Surprisingly, it’s been over 10 years since most individuals have had a hearing test.
One of those individuals is Harper. She schedules a checkup and cleaning with her dentist every six months and she shows up dutifully for her annual medical examination. She even replaces her timing belt every 6000 miles. But her hearing test usually gets neglected.
There are a number of reasons to get hearing assessments, early detection of hearing loss being one of the most important. Determining how often she should get a hearing test will help Harper keep her ears (and hearing) healthy for as long as possible.
So, just how frequently should you have a hearing test?
It’s disconcerting to think that Harper hasn’t had a hearing exam in 10 years. Or we may think it’s completely normal. Our reaction will vary depending on her age. Depending on age, guidelines will differ.
- If you are over fifty years of age: Once annually is the suggested routine for hearing exams in individuals over fifty. Hearing loss is more likely to have an affect on your life as you age because the noise damage that has accumulated over a lifetime will accelerate that impairment. In addition, there could be other health concerns that can impact your hearing.
- For individuals under 50: It’s usually recommended that you get a hearing test about once every three to ten years. There’s no harm in having your ears tested more often, of course! But the bare minimum is once every ten years. If you’ve been exposing yourself to loud concert noise or work in a field with high volume levels, you should err on the side of caution and get tested more often. It’s fast, simple, and painless so why wouldn’t you?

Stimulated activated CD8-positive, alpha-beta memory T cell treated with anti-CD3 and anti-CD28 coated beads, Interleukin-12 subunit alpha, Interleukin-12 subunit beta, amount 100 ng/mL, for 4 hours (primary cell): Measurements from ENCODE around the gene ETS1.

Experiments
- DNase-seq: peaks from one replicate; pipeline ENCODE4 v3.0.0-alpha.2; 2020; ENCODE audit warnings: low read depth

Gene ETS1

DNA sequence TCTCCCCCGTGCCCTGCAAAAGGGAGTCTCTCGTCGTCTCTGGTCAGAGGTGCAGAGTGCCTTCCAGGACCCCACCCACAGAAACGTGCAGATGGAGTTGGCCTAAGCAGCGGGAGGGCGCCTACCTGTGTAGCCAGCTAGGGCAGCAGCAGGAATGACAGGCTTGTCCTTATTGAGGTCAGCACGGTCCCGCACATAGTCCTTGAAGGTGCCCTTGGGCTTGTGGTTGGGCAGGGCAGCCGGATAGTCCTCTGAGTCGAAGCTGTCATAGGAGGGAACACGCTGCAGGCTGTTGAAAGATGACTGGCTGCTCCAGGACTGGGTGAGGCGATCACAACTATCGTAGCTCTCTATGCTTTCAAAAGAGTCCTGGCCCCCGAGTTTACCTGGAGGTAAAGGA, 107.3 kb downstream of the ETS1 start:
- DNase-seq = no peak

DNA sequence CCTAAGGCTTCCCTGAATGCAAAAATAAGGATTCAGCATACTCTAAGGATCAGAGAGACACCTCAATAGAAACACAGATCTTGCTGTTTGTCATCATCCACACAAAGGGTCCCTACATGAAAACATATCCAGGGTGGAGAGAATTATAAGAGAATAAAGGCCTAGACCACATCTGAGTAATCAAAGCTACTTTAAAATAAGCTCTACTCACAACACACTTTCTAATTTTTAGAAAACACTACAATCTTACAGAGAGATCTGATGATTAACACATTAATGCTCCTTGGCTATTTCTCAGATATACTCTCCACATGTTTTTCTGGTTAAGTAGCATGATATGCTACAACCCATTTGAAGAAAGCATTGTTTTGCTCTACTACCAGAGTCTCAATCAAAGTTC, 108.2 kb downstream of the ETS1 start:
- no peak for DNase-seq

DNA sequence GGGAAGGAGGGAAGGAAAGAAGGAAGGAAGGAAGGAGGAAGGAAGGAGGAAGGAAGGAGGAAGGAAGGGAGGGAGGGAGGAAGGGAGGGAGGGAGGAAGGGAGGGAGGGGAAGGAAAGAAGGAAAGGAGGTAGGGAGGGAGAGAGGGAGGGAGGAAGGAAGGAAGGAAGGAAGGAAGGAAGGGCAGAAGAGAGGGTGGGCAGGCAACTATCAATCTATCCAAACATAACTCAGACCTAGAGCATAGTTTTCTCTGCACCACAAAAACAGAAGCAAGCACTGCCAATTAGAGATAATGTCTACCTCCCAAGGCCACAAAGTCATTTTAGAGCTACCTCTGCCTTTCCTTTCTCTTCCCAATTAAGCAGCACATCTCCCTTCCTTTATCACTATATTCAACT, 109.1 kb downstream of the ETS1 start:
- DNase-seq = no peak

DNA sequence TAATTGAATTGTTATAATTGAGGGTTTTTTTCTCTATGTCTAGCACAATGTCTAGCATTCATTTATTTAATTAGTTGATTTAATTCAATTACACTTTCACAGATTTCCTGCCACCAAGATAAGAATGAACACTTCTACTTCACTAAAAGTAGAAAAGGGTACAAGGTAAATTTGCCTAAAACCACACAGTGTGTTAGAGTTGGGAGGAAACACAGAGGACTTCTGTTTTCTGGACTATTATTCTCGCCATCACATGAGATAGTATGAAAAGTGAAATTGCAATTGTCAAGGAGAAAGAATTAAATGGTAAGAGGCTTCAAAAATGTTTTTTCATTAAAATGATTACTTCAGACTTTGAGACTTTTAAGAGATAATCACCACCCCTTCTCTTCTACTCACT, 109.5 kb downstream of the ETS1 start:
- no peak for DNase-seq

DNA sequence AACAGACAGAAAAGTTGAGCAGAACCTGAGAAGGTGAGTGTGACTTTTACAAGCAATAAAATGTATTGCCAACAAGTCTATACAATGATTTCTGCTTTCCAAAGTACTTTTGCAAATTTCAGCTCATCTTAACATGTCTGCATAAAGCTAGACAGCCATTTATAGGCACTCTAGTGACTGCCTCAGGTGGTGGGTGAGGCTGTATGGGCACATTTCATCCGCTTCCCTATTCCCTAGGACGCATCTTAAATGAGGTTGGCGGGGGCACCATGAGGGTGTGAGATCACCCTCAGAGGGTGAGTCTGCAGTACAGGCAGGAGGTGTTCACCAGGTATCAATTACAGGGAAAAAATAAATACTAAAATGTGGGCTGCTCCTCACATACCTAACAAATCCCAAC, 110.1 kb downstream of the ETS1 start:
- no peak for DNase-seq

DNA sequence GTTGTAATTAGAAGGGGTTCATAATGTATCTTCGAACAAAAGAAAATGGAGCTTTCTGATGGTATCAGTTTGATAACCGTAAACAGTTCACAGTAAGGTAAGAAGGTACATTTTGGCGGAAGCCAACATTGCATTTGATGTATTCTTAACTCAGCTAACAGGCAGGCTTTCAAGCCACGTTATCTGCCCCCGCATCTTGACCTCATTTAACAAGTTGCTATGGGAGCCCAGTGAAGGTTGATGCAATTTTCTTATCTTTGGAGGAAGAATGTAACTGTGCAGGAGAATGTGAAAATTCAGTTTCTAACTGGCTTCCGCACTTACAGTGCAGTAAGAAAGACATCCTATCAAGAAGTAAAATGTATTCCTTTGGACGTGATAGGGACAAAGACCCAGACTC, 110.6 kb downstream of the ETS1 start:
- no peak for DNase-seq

Indications you should get your hearing assessed
Undoubtedly, there are other occasions, besides the annual exam, that you might want to come in and see us. Maybe you start to notice some symptoms of hearing loss. And when they do you should make an appointment with us for a hearing assessment.
Here are some indications that you need a hearing test:
- You need people to speak louder or repeat what they said.
- Cranking your television or car stereo up to excessively high volumes.
- Phone conversations are becoming harder to hear.
- You’re having a tough time hearing sounds in higher frequencies such as consonants.
- Sounds get muffled; it begins to sound as if you always have water inside of your ears.
- Difficulty hearing conversations in noisy environments.
- Rapid hearing loss in one ear.
It’s a strong hint that it’s time to get a hearing test when the above warning signs start to accumulate. The sooner you get your hearing tested, the sooner you’ll know what’s happening with your ears.
How will a hearing test be beneficial?
There are lots of reasons why Harper may be late in getting her hearing checked.
It might have slipped her mind.
Maybe she’s purposely avoiding thinking about it. But getting the suggested hearing tests has concrete benefits.
Even if you think your hearing is perfectly healthy, a hearing test will help establish a baseline reading, which makes deviations in the future easier to detect. You’ll be in a better position to protect your hearing if you recognize any early hearing loss before it becomes obvious.
Discovering hearing problems before they create permanent hearing loss is the exact reason someone like Harper should get tested regularly. Recognizing your hearing loss early by having your hearing checked when you should will help you keep your ears healthier, longer. If you allow your hearing to go, it can have an impact on your overall health.